Building infrastructure

Indonesia

Economic News

22 Jul 2010
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Last week, a cooperation agreement between a local investment bank and an investor from the Middle East was announced - the latest in a series of initiatives aimed at stepping up infrastructure development in Indonesia.



State-owned investment bank Danareksa signed a memorandum of understanding (MoU) with the Qatar Investment Authority. The agreement will establish a joint venture that will invest in road and power plant projects in the country.



Lin Che Wei, the president director of Danareksa, also mentioned that the bank will hold a significant share in the joint venture, as reported by local press.



With the second national infrastructure summit almost a month away, the government is trying to get its ailing infrastructure programme on the rails. Next to the cooperation with Qatar, several initiatives have been announced over the past weeks.



During his election campaign, President Susilo Bambang Yudhoyono promised to realise average economic growth of at least 7% during his tenure if he would be elected. One of the main impediments for reaching such growth was the state of Indonesia's infrastructure.



In January 2005, the new government organised a high profile infrastructure summit in Jakarta. With the help of the national Chamber of Commerce (Kadin), the participants at the meeting developed a so-called road map for development. As part of the strategy, the government has been busy trying to ease rules and regulations for (foreign) investment in infrastructure.



To this end, an extensive policy package on infrastructure development was announced in February, in addition to several incentives announced in 2005. However, as many businesspeople in Jakarta have observed, implementation has lagged.



This slower than expected progress has been the reason that the second infrastructure summit, a direct follow-up of the first, was postponed. Originally planned to be held in the second half of 2005, it is now scheduled for November 1-3.



In late August, Suyono Dikun, the deputy economic minister for infrastructure, said that only about 30-40% of the infrastructure policy package had been implemented as of that month. Dikun, who is also the executive chairman of the National Committee for the Acceleration of Infrastructure Provision (KKPPI), expected that by November approximately 70% would be implemented, as reported by local press.



The infrastructure policy package contains 153 new measures, aimed, among others, at clarifying and simplifying land acquisition procedures for development of public facilities, a contentious matter in Indonesia. It also included several incentives aimed at promoting the role of the private sector in infrastructural development projects.
Not only had the infrastructure policy package experienced a delay in implementation, measures to improve the general investment climate have also been delayed, affecting investors' appetite for the infrastructure sector as well.



Uncertainty about contract sanctity and legal security are among the often-quoted issues that discourage investors. Moreover, the current regulations on tax and labour are considered very business unfriendly. While the government has tried to reform legislation, to date little has changed.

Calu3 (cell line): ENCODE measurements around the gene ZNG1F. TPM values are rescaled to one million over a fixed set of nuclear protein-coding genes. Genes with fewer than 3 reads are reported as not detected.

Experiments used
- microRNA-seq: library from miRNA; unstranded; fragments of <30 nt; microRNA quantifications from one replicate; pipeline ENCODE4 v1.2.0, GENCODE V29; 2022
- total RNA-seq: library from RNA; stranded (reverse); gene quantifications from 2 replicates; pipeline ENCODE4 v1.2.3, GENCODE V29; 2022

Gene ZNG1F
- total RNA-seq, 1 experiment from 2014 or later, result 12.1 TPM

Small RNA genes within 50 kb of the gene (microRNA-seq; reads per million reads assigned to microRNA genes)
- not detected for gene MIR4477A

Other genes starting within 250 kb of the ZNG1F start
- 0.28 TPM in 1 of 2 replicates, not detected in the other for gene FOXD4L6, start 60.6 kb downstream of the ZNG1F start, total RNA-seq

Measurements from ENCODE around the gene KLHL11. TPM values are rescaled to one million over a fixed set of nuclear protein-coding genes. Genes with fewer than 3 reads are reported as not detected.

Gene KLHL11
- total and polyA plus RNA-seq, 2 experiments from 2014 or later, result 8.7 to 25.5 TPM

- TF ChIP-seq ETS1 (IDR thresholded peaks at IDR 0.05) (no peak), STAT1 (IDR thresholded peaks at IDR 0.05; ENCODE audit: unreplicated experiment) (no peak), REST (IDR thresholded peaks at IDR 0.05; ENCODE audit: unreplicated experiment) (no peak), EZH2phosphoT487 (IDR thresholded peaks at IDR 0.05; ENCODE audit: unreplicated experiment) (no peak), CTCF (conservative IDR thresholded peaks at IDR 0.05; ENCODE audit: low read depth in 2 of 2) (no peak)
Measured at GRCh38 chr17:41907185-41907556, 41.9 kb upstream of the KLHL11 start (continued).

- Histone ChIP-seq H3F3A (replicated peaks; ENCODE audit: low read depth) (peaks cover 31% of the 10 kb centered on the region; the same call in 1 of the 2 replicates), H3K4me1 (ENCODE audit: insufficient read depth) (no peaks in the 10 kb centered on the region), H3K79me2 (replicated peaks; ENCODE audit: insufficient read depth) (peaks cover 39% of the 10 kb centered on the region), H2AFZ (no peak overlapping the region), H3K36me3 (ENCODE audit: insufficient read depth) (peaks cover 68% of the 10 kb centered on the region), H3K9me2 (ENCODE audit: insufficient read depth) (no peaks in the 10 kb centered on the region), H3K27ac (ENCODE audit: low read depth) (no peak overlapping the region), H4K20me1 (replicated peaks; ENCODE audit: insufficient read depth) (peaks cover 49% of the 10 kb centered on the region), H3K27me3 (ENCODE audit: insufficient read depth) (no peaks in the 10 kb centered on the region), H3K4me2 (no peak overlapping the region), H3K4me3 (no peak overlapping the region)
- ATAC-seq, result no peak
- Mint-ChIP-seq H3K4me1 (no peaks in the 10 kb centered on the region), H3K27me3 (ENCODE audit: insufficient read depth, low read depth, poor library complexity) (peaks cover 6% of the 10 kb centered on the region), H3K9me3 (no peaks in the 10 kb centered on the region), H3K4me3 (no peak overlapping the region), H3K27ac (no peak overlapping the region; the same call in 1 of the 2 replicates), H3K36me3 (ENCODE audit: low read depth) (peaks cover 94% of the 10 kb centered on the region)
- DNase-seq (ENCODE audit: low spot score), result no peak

The draft for a new, more flexible labour law was withdrawn after fierce protests in May, and the government is now preparing regulations to address the most crucial issues for investment such as termination procedures, severance payments and outsourcing.



New, more business friendly tax legislation is expected to be implemented in the second half of 2007.



Next to the cooperation agreement with Qatar, the government is currently establishing a revolving infrastructure fund.



This fund, in which the government injects a base capital of Rp2 trillion ($217m), will be primarily used for land acquisition for toll roads, as reported by a local news website. The organisation that will manage this fund will also issue bonds with a value that is three to four times higher than the injected capital.



While this should help expedite the realisation of toll roads in the country, recently the International Finance Corporation (IFC), which is one of the main sponsors of the planned infrastructure summit, expressed its readiness to play a major role in infrastructural development.



The country manager of IFC for Indonesia and Malaysia, German Vegarra, told OBG last week that "when Lars Thunnel, the head of IFC was in Jakarta earlier this month, IFC proposed to vice-president Jusuf Kalla to create 2 or 3 model projects".



"IFC presented two ideas in particular, an airport railway link in Jakarta, and the construction of rural independent power plants. IFC could help put together the transactions in a way that it would become bankable, organising a transparent but fast bidding process, which would attract the right investors" Vegarra said.



Vegarra also disclosed to OBG that the IFC is currently looking into the possibilities of creating an infrastructure facility in Indonesia that would allow them to support regional infrastructure development, primarily in rural areas.



This week the government indicated that it is willing to provide loan guarantees for major infrastructural projects. However, only if investors undertake to deliver the projects on time and if they can fulfil their output targets, they will be eligible for such guarantees.

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